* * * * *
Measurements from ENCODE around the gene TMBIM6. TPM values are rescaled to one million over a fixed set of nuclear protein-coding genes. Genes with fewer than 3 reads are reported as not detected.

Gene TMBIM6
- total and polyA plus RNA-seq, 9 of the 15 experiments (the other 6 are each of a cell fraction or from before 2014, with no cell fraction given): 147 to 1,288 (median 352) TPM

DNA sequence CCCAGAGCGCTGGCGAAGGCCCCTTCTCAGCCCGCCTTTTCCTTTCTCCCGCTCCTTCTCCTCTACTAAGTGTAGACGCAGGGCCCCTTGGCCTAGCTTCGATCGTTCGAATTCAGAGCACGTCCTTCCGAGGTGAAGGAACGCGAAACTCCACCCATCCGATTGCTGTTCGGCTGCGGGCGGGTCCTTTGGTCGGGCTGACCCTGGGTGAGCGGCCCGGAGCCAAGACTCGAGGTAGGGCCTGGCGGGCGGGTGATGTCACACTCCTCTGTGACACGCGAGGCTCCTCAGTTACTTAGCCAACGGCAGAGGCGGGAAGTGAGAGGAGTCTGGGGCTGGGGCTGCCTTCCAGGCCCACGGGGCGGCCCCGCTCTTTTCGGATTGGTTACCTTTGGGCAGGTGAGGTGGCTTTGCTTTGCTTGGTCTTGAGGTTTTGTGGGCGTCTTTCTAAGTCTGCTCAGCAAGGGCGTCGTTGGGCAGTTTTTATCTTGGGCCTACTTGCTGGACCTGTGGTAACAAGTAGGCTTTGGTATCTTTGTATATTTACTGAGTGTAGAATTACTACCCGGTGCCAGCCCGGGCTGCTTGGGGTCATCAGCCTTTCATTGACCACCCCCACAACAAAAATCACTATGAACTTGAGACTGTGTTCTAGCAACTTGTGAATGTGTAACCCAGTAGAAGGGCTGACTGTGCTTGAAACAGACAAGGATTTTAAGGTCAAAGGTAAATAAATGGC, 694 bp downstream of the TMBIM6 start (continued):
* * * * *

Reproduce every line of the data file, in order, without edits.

Measurements from ENCODE around the gene TMBIM6. TPM values are rescaled to one million over a fixed set of nuclear protein-coding genes. Genes with fewer than 3 reads are reported as not detected.

Gene TMBIM6
- total and polyA plus RNA-seq, 9 of the 15 experiments (the other 6 are each of a cell fraction or from before 2014, with no cell fraction given): 147 to 1,288 (median 352) TPM

DNA sequence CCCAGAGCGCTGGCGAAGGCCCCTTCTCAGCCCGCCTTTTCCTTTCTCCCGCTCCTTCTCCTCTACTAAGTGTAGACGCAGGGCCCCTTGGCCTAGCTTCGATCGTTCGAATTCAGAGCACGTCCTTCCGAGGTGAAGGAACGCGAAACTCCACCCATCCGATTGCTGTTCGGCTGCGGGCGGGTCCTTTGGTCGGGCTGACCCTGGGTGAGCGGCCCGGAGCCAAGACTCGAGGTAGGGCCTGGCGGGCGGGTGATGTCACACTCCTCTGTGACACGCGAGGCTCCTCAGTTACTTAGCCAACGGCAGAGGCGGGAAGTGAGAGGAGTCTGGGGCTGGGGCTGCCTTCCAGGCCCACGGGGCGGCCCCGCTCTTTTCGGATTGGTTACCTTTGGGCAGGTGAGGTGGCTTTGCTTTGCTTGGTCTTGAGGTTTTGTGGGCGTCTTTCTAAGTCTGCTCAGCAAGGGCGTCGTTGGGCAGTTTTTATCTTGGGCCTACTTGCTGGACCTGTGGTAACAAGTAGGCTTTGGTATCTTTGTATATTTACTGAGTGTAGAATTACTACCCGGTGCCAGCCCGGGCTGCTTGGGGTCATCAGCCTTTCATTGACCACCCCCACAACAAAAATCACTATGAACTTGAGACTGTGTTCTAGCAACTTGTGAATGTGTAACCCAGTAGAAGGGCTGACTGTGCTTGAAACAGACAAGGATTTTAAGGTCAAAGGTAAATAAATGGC, 694 bp downstream of the TMBIM6 start (continued):